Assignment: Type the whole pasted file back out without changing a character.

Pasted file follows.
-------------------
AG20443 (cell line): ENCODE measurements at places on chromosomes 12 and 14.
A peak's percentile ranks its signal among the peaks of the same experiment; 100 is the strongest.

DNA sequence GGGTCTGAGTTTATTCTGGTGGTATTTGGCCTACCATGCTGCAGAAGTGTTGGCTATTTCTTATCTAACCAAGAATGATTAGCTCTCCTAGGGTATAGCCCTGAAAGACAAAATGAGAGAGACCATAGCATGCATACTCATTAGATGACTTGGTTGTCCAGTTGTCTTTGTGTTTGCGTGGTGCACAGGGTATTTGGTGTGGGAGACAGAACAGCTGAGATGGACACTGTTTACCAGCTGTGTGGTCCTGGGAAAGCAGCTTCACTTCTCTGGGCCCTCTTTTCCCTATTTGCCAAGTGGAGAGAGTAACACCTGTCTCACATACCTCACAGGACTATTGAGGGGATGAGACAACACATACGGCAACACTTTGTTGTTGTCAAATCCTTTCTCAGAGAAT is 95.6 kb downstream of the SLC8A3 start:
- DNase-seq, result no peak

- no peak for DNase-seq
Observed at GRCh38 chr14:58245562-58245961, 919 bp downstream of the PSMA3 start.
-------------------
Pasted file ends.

AG20443 (cell line): ENCODE measurements at places on chromosomes 12 and 14.
A peak's percentile ranks its signal among the peaks of the same experiment; 100 is the strongest.

DNA sequence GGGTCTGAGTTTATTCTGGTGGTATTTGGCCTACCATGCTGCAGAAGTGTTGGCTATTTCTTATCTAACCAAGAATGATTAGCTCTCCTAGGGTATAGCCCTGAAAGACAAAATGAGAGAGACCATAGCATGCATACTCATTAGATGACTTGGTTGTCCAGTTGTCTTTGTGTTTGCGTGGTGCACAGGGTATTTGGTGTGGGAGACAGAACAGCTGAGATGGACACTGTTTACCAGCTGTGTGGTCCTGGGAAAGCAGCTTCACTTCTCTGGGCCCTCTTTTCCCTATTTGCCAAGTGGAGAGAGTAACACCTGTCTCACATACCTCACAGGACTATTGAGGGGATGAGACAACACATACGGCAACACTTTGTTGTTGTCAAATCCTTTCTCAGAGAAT is 95.6 kb downstream of the SLC8A3 start:
- DNase-seq, result no peak

- no peak for DNase-seq
Observed at GRCh38 chr14:58245562-58245961, 919 bp downstream of the PSMA3 start.